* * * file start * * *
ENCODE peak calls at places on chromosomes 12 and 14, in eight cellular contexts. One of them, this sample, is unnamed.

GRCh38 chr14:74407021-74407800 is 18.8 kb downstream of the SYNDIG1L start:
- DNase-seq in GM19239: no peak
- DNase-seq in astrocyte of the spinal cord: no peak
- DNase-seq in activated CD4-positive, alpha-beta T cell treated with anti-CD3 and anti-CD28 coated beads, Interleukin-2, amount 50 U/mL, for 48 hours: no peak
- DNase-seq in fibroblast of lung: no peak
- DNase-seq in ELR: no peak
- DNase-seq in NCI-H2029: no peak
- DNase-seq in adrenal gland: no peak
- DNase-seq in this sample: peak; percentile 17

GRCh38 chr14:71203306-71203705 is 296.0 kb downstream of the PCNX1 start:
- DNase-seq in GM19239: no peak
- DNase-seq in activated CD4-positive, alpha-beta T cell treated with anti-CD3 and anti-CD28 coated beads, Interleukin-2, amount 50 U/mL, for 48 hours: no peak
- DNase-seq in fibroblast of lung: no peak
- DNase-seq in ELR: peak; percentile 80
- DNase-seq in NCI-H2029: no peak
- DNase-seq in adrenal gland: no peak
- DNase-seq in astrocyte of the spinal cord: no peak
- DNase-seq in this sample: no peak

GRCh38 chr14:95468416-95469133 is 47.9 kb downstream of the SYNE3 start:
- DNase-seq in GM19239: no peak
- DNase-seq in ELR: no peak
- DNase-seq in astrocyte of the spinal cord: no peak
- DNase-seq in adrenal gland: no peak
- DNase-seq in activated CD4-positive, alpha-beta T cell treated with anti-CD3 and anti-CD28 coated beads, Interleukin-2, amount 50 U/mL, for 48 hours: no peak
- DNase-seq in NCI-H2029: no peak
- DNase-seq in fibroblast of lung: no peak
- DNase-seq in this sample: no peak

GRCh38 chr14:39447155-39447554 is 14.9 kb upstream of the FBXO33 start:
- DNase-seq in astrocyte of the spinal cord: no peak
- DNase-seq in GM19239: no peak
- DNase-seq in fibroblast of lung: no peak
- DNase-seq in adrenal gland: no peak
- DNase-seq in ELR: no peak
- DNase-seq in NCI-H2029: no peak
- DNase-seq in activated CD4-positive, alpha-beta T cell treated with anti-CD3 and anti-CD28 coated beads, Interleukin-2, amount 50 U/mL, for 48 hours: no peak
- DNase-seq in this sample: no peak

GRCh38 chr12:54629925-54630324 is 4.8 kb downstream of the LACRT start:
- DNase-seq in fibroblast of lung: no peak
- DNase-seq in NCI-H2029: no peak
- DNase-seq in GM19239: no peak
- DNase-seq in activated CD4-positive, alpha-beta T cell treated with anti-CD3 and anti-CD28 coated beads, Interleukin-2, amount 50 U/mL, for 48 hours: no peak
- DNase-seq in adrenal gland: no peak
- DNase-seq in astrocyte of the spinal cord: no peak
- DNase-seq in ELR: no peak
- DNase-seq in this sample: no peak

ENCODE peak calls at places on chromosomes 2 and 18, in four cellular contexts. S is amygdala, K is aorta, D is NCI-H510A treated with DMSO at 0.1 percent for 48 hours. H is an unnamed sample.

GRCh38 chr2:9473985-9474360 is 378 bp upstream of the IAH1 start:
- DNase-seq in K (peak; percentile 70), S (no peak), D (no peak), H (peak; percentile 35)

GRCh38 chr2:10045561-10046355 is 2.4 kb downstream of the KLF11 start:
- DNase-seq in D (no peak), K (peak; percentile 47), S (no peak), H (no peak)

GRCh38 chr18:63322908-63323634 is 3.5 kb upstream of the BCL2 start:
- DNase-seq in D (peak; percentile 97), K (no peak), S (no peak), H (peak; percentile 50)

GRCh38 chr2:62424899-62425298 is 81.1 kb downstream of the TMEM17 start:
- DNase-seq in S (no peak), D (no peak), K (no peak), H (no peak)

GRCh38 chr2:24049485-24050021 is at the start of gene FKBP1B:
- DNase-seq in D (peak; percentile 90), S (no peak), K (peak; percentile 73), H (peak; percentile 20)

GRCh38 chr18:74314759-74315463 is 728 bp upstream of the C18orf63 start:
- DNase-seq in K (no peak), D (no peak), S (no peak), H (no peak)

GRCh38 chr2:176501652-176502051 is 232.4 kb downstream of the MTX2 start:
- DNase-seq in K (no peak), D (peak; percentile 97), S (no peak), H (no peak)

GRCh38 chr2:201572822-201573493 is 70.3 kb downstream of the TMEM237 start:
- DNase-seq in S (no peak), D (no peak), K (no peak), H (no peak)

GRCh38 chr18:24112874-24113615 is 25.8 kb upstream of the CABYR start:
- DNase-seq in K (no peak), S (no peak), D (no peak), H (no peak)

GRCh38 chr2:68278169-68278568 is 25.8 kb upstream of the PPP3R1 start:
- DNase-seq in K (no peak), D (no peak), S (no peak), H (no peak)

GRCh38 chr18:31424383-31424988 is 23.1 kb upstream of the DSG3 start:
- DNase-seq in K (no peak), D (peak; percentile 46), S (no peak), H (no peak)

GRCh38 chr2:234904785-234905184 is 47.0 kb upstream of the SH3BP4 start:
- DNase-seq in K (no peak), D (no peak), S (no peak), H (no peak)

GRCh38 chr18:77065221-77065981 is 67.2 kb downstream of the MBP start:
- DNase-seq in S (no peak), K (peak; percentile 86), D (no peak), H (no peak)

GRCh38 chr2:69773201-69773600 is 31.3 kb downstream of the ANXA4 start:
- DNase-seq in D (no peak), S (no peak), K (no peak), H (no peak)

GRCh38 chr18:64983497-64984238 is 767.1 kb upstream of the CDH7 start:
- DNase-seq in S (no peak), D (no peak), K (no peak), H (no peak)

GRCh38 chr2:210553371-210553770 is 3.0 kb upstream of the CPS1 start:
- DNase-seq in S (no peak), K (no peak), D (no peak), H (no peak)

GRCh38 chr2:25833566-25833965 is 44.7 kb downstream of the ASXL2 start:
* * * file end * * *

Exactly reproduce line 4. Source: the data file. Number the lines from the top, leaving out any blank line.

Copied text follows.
- DNase-seq in astrocyte of the spinal cord: no peak